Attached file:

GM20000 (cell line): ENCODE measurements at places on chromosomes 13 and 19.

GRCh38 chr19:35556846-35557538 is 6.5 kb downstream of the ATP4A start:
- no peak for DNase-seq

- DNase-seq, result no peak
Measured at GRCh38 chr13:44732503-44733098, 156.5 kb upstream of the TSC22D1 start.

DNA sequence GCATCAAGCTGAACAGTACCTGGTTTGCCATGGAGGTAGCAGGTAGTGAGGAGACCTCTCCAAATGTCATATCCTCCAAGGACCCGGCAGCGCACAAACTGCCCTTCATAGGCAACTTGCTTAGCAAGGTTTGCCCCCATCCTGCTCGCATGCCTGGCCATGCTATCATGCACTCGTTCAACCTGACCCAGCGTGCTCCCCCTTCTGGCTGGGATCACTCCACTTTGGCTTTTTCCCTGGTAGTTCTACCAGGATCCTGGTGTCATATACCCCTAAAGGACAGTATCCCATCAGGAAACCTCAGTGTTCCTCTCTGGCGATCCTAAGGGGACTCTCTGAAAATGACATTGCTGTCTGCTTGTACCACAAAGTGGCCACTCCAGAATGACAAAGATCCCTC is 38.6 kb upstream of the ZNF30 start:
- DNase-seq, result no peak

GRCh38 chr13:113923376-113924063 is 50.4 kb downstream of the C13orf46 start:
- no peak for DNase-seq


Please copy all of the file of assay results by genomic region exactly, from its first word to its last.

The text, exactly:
GM20000 (cell line): ENCODE measurements at places on chromosomes 13 and 19.

GRCh38 chr19:35556846-35557538 is 6.5 kb downstream of the ATP4A start:
- no peak for DNase-seq

- DNase-seq, result no peak
Measured at GRCh38 chr13:44732503-44733098, 156.5 kb upstream of the TSC22D1 start.

DNA sequence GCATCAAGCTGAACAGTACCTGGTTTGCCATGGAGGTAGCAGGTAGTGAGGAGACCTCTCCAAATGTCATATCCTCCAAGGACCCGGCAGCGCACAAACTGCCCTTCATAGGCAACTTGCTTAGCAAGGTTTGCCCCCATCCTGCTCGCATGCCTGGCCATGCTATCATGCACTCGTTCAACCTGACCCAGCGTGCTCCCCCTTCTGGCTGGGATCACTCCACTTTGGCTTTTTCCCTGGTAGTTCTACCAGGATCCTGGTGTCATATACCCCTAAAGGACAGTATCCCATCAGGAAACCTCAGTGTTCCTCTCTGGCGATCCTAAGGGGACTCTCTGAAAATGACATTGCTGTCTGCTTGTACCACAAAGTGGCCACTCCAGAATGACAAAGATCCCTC is 38.6 kb upstream of the ZNF30 start:
- DNase-seq, result no peak

GRCh38 chr13:113923376-113924063 is 50.4 kb downstream of the C13orf46 start:
- no peak for DNase-seq